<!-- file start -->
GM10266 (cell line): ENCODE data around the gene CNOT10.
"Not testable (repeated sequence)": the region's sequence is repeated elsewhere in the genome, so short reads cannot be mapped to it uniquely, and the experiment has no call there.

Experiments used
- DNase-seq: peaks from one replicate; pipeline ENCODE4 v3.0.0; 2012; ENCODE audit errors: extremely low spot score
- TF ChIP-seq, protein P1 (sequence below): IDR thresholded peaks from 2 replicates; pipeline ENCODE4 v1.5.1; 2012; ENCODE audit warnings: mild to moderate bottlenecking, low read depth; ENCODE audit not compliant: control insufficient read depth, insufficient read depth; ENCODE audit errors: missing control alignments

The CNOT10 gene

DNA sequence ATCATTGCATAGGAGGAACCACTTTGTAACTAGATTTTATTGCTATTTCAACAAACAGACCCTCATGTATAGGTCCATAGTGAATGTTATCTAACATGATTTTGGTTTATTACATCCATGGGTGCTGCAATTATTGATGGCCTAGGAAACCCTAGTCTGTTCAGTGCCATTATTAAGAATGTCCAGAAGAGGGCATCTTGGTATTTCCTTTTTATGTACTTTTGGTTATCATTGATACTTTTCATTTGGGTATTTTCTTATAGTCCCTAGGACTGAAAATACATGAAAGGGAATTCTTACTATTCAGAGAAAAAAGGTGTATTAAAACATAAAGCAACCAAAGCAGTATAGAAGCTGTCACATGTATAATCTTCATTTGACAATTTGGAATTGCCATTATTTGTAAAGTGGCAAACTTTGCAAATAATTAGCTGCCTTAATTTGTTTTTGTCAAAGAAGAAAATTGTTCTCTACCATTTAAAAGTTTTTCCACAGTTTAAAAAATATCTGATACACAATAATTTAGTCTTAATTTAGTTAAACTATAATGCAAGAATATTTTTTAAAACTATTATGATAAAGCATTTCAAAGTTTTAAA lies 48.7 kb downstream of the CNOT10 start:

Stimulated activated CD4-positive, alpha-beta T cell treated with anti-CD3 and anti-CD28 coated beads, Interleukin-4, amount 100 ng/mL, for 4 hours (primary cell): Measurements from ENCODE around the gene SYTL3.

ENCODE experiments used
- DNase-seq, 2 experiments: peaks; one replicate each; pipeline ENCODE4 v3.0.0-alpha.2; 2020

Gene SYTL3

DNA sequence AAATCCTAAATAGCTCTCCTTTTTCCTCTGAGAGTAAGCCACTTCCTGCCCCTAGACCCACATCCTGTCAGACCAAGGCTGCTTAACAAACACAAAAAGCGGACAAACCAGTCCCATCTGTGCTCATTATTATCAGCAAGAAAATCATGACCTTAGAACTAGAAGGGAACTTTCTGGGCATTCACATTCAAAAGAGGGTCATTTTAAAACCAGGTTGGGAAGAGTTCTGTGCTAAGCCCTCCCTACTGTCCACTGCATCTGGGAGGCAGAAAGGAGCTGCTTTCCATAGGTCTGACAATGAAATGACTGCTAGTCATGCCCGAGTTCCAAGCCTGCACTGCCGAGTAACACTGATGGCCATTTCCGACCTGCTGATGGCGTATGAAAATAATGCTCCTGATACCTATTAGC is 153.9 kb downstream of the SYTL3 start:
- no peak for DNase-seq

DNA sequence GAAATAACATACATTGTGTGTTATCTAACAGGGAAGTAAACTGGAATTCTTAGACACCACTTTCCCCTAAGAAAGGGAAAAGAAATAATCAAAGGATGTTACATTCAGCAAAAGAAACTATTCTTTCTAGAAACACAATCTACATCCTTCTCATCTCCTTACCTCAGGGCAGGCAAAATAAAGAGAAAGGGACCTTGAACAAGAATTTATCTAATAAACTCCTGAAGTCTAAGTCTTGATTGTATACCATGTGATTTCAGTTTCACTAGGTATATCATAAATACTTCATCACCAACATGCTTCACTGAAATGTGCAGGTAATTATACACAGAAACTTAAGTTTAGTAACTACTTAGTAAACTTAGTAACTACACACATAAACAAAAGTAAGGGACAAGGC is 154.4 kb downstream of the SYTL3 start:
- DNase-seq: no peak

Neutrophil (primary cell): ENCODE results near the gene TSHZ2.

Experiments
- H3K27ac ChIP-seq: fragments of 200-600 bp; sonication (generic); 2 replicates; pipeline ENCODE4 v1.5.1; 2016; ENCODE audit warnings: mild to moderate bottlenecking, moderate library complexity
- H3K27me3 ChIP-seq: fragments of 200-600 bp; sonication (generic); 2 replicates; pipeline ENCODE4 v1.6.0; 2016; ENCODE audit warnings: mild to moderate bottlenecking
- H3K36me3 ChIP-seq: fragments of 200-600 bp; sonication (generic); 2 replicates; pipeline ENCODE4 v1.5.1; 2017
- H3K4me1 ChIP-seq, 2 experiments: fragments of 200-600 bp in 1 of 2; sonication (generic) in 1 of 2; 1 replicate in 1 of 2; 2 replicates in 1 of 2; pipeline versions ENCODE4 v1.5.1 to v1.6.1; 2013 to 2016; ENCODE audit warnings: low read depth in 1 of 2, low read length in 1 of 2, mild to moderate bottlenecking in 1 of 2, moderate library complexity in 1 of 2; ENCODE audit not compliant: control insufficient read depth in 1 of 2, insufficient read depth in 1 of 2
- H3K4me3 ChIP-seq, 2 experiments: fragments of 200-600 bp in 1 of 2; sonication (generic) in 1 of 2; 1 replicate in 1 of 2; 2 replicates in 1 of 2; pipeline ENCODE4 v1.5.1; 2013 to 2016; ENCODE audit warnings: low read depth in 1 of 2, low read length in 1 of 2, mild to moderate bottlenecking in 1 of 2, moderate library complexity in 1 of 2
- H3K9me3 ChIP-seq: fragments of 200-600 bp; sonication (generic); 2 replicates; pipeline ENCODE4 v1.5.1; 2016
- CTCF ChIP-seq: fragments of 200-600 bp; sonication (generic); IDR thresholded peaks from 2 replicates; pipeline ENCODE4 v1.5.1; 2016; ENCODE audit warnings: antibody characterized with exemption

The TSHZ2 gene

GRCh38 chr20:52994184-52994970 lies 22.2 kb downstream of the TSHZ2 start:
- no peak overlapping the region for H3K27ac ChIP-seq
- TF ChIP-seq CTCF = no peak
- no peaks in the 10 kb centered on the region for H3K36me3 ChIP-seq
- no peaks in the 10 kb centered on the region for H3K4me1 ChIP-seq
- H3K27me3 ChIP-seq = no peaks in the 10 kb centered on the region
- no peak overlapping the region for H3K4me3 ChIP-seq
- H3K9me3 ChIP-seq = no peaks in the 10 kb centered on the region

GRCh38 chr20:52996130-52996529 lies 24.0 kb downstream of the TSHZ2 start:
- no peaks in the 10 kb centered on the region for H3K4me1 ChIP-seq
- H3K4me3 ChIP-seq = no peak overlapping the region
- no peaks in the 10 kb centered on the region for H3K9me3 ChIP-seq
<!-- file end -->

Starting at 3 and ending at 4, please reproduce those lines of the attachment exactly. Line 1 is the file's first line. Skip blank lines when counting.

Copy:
Experiments used
- DNase-seq: peaks from one replicate; pipeline ENCODE4 v3.0.0; 2012; ENCODE audit errors: extremely low spot score